The F-type R's snarl isn’t just loud; it’s angry with it – predatory, even. To listen to, you’d think it produced at least 50 per cent more accelerative force than either of the American V8s. In fact, the Vauxhall-née-Holden’s 577bhp and 546lb ft give it ultimate bragging rights.
Take into account kerb weight, though, and it’s the Jaguar that tops the order, 328bhp per tonne for the Brit playing 315bhp per tonne for the Aussie and just 299bhp per tonne for the American.
Lap times aren’t always so illuminating, but look at how those power-to-weight ratios translate into circuit clockings and you’ll begin to understand where the true dynamic achievement is to be found here. Because despite it being the least brawny under the bonnet, the Corvette tied the Jaguar’s lap time to the tenth.
The Vauxhall, meanwhile, came in 0.6sec after both of its rivals – although it still had enough speed to go quicker than both a BMW M4 and a Porsche Cayman GTS.
Getting a fast lap time out of the Jaguar was no straightforward task over the bumps and around the flat, testing corners of Castle Combe. Everyone who drove the F-type came back to the pits with the same wide-eyed expression – one inspired by a car with a great deal more poke than it can use most of the time and a notable penchant for the dramatic.
“Significantly underdamped; consequently a rather wild ride” was how one judge described the experience. “Rapid, ferocious – but only if you commit to turning off the driver aids,” wrote another.
Road test editor Matt Prior summed the car up best: “It lets go everywhere –including in fourth gear, in a straight line, at 100mph. That’s less entertaining than it sounds. This is what I imagine racing a historic saloon is like.”
By which, we can assume, he meant very evocative and very sideways, but not always where you’d like it to be.
The F-type felt a little on tiptoes around Castle Combe, its power to accelerate and willingness to turn in not quite matched by the ability of its rear axle to stay in line and hunker down. Simply put, it lacked ultimate high-speed stability and composure.
On the road, it hit greater heights, the intuitive suaveness of its powertrain and steering and its chassis balance coming to the fore. But the road impressions couldn’t redeem the car. Two judges placed it dead last in the overall rankings and no one had it higher than eighth.
That the VXR8 ranked better can be celebrated Down Under and vindicates the praise we heaped on it earlier this year. Nothing – not even 577bhp – can adequately disguise its size and weight in this company.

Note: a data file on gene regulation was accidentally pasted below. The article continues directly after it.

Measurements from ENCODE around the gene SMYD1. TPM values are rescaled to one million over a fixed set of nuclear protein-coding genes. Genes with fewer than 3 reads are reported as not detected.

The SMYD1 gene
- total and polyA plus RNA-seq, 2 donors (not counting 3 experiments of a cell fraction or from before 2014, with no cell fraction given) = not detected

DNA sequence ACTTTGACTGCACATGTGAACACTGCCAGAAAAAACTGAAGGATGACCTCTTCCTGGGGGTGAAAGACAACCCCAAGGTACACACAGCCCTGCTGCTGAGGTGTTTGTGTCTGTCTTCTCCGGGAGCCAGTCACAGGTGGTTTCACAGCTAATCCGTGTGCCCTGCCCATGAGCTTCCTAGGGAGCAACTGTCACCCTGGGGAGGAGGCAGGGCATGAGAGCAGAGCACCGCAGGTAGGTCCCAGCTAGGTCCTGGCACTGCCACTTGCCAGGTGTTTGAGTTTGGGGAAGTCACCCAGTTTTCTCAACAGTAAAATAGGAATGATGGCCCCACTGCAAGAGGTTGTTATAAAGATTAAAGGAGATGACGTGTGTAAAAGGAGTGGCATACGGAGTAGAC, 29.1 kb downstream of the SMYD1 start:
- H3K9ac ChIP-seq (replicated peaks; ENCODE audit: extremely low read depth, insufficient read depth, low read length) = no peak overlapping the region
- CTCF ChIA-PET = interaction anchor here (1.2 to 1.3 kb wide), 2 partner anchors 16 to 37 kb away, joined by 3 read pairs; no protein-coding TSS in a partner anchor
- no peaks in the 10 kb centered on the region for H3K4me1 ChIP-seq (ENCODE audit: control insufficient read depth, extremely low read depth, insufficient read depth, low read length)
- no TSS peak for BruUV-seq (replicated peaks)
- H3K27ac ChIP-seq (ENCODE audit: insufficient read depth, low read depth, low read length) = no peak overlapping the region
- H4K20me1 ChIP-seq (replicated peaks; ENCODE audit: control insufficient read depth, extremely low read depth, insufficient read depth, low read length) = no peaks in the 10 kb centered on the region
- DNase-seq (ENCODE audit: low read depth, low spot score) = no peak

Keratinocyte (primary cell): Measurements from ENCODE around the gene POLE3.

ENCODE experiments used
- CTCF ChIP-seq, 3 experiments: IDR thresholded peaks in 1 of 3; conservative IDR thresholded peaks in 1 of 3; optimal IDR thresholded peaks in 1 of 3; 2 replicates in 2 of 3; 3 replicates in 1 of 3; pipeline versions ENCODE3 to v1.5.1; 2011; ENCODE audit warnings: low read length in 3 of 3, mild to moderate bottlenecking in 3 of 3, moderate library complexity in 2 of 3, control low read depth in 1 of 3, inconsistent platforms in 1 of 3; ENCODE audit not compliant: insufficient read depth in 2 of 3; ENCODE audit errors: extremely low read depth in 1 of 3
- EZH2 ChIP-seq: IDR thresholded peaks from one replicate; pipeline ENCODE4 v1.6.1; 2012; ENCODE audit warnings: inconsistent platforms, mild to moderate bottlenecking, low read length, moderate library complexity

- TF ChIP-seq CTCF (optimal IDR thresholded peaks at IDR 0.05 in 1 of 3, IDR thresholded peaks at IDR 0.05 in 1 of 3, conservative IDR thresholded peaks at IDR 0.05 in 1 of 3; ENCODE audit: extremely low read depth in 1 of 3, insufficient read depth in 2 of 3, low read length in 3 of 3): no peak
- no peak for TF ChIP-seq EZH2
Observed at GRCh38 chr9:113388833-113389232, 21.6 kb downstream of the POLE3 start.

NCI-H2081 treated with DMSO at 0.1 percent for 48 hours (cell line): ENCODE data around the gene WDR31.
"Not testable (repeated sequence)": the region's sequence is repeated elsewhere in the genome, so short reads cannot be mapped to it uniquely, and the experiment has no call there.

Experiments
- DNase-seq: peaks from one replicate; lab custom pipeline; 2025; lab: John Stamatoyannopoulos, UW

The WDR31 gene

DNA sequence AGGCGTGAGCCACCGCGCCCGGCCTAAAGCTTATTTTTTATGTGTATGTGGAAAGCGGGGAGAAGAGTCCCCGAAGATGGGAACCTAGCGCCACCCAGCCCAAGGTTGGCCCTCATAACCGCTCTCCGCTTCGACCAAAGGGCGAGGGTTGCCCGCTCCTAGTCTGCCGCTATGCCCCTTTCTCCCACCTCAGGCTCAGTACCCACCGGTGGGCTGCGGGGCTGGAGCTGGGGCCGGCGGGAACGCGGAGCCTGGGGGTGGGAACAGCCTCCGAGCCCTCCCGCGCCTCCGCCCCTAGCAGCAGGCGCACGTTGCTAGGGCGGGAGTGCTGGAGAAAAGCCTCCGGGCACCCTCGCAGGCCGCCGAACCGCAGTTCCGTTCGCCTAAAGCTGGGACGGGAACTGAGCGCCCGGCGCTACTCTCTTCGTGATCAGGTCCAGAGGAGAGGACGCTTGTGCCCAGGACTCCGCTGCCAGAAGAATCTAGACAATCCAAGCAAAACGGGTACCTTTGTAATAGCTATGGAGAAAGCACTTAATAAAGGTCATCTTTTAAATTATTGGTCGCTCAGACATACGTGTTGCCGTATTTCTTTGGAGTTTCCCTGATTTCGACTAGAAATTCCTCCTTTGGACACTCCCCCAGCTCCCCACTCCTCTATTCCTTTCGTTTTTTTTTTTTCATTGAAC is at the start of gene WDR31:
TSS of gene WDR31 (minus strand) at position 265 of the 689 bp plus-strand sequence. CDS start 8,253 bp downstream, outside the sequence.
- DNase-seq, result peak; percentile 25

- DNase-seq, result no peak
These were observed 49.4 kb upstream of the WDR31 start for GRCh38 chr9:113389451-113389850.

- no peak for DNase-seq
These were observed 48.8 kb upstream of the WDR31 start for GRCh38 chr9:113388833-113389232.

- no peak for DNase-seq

Relative to every other car on the day, the VXR8 felt short on stopping power, short on body control, restricted on outright grip and soft of directional response. Relative to normal benchmarks – the more relevant ones of other super-saloons, even – it would have fared much better. But then ‘normal’ never has been what this event is all about.
Those limited reserves didn’t make the Vauxhall half as demanding to drive as the Jaguar, though – which explains the judges’ warmer recommendation. To a man, they all praised it for excellent dynamic consistency, honesty and coherence.
If the Jaguar was full of surprises (some nice, some nasty), the Vauxhall was a picture of predictability. “It’s friendly, trustworthy, keen to please – like the world’s fastest Labrador,” wrote Andrew Frankel. Quite a Labrador that can tie with an M-badged German shepherd for ninth place.
In the end, it was for only one of these cars to get in among the true thoroughbreds and score a top-half ranking – and no one would have guessed that it would be the Corvette. Finishing sixth in the overall order also underplays the esteem in which the American two-seater was held in some quarters, with one judge scoring it as high as second.
'The basics’ are what the Stingray covers – quite emphatically well. That’s remarkable when you consider how far off the pace some of this car’s predecessors once languished. The atmospheric V8 is broad-chested and flexible. The chassis and steering respond cleanly and with plenty of feedback. There’s assured grip and directional bite at the front wheels, lots of lean-on stability from the rear… almost everything you need to derive confidence from a sports car.
The electronic aids are also good enough not to dilute your outright pace yet deftly prevent you from overstepping the bounds of grip. You’ll be glad of the latter, because beyond that limit, the Stingray is not quite so tame and obliging. As a road car, meanwhile, its appeal is a touch limited by left-hand drive, considerable vehicle width and questionable cruising refinement.
Still, one judge was heard to say that, of everything assembled, the Corvette was the car he’d most like to go racing in – a towering compliment in the presence of a Porsche 911 GT3 and a Ferrari 458 Speciale.
“Box office” was how another described the American’s showing. Take a bow, the ace in the pack.
Chevrolet Corvette Stingray – 1min 14.3sec
Jaguar F-type R coupé – 1min 14.3sec
Vauxhall VXR8 GTS – 1min 14.9sec
Britain’s Best Driver’s Car 2014
Click on the links below to read each section of Britain's Best Driver's Car 2014, followed by the crowning of this year's overall champion as decided by our eight judges.
The supercars – Ferrari 458 Speciale vs McLaren 650S vs Porsche 911 GT3
The sports coupés – BMW i8 vs Porsche Cayman GTS vs BMW M4
The misfits – Alfa Romeo 4C vs Ariel Atom 3.5R vs Renault Mégane RS 275 Trophy
The verdict – Britain's Best Driver's Car 2014 is crowned
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